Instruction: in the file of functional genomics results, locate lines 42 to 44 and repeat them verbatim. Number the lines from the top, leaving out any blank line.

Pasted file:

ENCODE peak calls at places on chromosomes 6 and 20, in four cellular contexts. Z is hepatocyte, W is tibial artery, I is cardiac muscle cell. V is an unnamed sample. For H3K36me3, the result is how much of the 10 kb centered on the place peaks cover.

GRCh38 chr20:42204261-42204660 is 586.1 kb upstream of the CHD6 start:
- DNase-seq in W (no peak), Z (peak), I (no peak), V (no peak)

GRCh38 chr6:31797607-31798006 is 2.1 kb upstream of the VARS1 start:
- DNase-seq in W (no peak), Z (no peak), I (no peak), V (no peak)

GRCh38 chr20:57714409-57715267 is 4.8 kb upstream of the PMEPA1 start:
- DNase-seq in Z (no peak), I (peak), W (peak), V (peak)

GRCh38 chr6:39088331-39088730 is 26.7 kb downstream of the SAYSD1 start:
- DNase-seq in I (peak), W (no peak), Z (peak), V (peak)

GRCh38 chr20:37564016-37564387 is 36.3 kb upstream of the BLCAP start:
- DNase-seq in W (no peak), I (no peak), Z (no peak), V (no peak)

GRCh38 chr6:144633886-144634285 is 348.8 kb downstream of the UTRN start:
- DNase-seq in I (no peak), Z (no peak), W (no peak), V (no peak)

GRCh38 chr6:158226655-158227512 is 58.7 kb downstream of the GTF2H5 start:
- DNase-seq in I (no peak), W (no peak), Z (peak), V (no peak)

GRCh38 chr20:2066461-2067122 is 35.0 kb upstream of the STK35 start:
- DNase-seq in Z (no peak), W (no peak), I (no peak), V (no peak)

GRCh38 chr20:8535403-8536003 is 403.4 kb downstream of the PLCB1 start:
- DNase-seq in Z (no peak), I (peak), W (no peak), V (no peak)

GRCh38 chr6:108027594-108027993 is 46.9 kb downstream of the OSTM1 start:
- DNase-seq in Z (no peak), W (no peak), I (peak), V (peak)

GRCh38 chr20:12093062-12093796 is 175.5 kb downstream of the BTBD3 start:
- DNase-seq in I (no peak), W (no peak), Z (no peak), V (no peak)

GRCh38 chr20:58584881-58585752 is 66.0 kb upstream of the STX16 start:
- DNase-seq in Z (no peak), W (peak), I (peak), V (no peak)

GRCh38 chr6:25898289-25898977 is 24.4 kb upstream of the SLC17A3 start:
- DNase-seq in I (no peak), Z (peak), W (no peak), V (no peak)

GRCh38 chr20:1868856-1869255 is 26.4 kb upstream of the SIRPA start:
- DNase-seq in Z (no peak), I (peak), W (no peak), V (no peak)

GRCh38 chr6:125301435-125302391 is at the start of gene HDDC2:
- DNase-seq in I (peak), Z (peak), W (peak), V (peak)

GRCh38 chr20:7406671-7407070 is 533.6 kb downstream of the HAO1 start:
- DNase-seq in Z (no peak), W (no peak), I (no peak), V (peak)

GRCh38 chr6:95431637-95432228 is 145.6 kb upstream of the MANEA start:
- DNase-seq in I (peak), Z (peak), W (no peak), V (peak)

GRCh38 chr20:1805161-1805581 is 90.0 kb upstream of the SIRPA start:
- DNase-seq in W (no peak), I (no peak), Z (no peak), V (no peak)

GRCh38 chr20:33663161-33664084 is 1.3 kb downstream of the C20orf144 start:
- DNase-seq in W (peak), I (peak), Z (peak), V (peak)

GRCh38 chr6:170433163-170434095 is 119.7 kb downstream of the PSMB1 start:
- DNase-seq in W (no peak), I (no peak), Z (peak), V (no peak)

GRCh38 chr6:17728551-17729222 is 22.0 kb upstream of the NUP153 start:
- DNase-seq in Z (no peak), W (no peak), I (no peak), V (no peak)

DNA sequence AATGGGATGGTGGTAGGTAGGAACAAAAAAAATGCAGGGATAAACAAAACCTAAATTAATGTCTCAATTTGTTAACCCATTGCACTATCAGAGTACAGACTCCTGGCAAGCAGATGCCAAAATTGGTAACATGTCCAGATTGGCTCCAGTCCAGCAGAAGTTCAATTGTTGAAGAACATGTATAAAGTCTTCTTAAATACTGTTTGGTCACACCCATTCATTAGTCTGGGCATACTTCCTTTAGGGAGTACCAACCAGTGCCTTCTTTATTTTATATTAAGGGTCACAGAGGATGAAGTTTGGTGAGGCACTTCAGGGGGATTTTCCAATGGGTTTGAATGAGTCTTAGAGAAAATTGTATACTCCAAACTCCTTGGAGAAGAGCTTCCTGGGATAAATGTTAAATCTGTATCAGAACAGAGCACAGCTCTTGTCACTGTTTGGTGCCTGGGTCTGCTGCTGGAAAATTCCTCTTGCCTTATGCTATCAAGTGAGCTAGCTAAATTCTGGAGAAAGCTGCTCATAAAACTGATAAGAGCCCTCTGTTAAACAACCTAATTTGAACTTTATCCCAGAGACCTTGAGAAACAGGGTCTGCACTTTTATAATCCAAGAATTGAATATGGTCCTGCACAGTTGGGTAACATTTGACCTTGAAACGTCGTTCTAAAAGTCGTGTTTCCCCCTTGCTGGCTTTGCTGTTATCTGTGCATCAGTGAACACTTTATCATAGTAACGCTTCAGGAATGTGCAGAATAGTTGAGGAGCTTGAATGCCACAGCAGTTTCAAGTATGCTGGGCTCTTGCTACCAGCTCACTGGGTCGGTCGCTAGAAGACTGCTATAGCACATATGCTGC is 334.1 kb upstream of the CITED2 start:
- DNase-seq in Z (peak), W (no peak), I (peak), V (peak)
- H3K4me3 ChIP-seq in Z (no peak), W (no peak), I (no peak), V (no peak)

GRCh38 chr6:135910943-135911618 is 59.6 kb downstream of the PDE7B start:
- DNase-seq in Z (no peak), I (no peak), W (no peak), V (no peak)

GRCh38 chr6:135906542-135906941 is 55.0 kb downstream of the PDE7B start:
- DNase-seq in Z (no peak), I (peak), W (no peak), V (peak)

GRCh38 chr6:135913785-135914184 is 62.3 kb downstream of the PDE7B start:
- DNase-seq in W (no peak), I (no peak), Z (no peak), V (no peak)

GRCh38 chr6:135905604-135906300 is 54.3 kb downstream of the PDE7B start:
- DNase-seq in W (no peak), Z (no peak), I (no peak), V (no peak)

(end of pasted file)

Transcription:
GRCh38 chr6:17728551-17729222 is 22.0 kb upstream of the NUP153 start:
- DNase-seq in Z (no peak), W (no peak), I (no peak), V (no peak)

DNA sequence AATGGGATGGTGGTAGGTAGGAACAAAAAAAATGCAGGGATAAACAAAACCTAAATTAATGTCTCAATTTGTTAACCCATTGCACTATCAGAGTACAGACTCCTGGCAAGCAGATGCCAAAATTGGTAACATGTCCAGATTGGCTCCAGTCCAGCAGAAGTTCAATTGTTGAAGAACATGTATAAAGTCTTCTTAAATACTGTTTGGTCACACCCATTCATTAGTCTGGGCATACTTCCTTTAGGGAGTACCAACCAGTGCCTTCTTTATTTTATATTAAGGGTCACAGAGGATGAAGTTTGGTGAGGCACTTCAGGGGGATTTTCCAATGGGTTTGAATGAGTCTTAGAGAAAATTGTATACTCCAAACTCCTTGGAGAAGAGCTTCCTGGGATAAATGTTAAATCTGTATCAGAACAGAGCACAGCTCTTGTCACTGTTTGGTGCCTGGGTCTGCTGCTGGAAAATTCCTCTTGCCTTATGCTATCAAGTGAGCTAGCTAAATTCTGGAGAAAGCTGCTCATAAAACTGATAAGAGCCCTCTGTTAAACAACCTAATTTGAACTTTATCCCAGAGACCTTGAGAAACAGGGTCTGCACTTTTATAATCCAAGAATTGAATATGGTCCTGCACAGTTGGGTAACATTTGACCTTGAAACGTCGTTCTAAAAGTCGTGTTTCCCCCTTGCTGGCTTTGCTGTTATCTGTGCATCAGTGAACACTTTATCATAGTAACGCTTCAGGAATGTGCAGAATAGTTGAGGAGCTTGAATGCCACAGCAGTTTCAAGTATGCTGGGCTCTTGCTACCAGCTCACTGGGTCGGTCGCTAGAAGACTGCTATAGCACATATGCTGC is 334.1 kb upstream of the CITED2 start: